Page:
02/08/2008, 00.00
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Indian doctor who trafficked human organs arrested in Nepal

Nepalese police have arrested Amit Kumar, the Indian doctor who is believed to be the head of a vast criminal network that runs a multi-million dollar racket in kidneys in Gurgaon. He had 145 thousand dollars and a check to the value of 900 thousand Euros on him at the time of his arrest. India has already requested his extradition.

New Delhi (AsiaNews/Agencies) – Nepalese police this morning arrested Indian doctor Amit Kumar, believed to head a vast criminal organisation that runs a multi-million dollar racket in the trade of kidneys in Gurgaon, close to New Delhi. The manhunt was triggered by a police raid on clinic involved in illegal transplants, which took place on January 24th last.  Indian police sources have confirmed the arrest.

According to Indian authorities, a group of henchmen in Kumar were paid prowl the poor markets of Old Delhi and Uttar Pradesh in search of donors; once they were individuated they were enticed by false promises of a well paid job (150 rupees a day as well as bed and board) only to be segregated until the transplant operation.  One kidney could cost between 1000 and 2500 dollars: those who resisted were drugged and operated on anyway.  These organs were then sold on to wealthy Indians or non resident foreigners.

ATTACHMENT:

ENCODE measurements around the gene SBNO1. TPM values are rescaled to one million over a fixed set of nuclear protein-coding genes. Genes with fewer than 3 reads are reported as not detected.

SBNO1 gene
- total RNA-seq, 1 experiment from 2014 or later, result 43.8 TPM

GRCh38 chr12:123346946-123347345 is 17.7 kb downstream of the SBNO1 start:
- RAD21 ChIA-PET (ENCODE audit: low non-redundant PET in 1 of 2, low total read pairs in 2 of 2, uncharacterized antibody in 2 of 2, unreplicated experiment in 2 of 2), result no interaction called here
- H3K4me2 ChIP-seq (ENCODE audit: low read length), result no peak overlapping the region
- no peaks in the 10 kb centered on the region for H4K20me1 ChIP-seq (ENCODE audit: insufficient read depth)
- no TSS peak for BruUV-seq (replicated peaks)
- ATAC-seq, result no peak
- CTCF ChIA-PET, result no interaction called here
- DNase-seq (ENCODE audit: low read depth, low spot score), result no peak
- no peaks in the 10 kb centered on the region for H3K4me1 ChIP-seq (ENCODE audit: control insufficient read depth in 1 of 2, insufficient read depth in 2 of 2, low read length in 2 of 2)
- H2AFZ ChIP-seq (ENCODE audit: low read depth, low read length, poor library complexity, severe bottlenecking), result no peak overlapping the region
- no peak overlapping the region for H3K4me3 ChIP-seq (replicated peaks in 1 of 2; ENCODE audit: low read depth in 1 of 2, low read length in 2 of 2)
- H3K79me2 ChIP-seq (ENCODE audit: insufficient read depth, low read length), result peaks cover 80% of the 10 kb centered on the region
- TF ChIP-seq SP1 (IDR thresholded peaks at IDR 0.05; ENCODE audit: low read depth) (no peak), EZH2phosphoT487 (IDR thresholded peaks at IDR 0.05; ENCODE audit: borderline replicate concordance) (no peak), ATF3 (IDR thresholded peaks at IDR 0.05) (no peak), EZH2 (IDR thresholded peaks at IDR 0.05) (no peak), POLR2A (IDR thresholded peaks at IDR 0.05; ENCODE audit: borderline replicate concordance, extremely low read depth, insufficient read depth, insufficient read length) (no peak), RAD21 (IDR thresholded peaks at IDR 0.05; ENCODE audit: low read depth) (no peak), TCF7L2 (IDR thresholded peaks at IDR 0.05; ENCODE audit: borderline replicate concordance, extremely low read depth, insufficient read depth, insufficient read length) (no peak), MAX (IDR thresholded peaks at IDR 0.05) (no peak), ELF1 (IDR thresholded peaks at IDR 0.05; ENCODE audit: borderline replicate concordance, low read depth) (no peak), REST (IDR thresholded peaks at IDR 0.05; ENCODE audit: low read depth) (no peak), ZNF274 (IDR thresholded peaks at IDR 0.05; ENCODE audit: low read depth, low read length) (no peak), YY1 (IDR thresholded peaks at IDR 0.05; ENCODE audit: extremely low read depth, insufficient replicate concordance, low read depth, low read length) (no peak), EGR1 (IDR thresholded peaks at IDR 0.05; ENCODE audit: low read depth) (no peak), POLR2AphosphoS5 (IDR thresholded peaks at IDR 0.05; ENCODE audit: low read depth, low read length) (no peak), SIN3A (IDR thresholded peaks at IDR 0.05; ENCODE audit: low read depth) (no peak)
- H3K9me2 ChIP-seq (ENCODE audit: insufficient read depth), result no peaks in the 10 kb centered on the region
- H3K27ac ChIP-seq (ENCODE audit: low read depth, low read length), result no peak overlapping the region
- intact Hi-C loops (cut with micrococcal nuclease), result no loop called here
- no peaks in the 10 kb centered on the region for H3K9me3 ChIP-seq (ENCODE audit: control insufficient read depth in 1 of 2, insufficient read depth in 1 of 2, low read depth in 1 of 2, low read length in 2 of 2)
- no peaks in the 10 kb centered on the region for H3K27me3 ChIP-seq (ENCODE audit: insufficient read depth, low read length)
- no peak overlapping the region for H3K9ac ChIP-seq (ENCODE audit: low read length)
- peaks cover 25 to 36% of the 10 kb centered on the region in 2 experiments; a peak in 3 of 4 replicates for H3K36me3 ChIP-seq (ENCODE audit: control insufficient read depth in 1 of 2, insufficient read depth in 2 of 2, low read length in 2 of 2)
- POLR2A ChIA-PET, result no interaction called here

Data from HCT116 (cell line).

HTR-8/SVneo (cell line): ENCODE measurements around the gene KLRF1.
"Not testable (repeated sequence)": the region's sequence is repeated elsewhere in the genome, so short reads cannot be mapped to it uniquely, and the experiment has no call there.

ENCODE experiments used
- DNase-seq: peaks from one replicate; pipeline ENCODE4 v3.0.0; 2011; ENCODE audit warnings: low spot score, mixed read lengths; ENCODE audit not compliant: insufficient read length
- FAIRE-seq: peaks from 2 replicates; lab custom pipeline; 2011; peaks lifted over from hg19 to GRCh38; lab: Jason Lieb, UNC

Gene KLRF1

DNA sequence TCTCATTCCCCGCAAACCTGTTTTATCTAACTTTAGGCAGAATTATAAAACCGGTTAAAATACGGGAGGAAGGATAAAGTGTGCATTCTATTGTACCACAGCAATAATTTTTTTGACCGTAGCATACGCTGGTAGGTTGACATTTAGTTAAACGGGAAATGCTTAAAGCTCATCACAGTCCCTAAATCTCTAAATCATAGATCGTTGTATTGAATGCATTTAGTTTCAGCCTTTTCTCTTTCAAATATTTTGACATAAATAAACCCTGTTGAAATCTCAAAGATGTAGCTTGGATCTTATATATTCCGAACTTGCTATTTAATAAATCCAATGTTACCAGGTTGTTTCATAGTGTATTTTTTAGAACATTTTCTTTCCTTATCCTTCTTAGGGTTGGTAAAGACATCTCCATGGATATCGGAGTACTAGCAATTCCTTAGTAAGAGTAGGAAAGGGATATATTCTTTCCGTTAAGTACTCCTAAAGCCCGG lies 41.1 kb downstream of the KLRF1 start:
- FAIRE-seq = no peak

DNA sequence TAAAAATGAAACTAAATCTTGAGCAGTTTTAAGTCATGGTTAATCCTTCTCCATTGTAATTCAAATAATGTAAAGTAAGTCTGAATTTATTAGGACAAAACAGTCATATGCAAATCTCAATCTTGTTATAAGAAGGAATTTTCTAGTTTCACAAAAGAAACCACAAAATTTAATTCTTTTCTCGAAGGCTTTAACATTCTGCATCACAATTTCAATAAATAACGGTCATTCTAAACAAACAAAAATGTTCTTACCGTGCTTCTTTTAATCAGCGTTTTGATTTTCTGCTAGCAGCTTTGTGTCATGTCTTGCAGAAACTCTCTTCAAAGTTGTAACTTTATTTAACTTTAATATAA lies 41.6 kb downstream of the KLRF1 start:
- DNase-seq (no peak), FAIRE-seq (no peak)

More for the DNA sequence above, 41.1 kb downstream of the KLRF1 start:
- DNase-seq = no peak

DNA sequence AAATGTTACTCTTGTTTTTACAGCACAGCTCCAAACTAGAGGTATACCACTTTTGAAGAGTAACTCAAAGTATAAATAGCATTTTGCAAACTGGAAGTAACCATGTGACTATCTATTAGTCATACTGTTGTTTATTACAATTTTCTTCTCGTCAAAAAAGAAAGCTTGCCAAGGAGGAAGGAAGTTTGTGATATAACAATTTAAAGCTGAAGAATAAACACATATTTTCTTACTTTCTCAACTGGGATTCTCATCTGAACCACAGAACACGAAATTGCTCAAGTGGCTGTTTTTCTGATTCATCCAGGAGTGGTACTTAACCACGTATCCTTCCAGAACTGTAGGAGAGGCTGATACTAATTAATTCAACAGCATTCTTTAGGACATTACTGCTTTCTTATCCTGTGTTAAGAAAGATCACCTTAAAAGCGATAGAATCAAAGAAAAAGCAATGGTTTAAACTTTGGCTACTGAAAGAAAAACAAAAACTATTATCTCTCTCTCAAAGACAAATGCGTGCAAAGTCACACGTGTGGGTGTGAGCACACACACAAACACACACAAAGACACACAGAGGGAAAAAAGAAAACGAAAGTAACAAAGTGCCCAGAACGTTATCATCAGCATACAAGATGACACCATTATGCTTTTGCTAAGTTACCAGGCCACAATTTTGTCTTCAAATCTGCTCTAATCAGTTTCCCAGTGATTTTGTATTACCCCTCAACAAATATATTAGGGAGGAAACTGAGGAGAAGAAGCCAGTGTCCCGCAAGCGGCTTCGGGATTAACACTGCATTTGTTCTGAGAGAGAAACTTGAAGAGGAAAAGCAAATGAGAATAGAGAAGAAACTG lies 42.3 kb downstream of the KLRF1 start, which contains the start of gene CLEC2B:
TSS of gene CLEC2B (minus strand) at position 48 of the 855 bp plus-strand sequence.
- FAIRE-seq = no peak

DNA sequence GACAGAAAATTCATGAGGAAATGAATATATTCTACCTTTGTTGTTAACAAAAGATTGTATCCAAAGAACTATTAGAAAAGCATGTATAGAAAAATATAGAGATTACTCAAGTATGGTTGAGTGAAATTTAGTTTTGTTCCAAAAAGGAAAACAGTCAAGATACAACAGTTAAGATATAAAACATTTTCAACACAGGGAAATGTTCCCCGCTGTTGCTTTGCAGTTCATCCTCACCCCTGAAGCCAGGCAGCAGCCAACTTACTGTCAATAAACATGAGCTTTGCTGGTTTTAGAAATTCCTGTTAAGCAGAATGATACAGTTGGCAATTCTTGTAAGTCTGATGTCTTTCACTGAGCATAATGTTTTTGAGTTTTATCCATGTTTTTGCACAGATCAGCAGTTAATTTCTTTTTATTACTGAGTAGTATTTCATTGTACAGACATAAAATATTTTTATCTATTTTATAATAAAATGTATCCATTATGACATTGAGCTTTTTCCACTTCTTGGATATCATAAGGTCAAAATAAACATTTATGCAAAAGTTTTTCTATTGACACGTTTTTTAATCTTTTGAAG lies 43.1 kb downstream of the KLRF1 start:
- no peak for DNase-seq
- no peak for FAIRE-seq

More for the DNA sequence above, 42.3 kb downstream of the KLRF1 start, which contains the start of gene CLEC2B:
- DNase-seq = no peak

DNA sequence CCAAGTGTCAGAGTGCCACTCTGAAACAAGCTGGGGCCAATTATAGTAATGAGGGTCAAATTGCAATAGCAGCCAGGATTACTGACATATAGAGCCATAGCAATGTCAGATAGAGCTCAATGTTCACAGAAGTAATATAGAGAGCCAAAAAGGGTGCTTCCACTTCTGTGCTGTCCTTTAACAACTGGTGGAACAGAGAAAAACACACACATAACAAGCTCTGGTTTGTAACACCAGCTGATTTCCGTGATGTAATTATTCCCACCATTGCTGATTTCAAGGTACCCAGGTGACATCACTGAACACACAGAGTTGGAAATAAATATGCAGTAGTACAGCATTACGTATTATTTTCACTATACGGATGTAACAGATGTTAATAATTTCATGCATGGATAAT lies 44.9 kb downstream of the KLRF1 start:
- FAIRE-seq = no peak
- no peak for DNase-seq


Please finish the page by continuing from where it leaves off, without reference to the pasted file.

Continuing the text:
The doctor was hidden in a resort in the southern parts of the country.  Chitwan police chief, Kiran Gautam, explains that Kumar has been removed to the capital Kathmandu (160 kilometres from Chitwan) for further questioning.  According to the Nepalese State Minister at the time of his arrest he was carrying 145 thousand dollars in cash and a check for over 900 thousand Euros.  Indian authorities have already sought his extradition.

Amit Kumar, a surgeon originally from Maharashra, has a number of different passports and many aliases; he owns property valued at tens of millions of rupees in Gurgaon and Mumbai, and has at least 12 accounts at different banks scattered around the world. The Indian press has accused the police of letting him escape numerous times. 

In 1994, in fact, he was arrested for kidney trafficking in Mumbai, but he was able to get away.  After he changed his name, he set up a new network of clinics hidden in private apartments in Gurgaon. One of these was searched in 2000, but somehow the surgeon received permission to continue to operate.  Precisely for these reasons, in the ongoing controversy in its columns the Times of India has suggested to the government that it investigate "the connections between the organ traffickers and the police".


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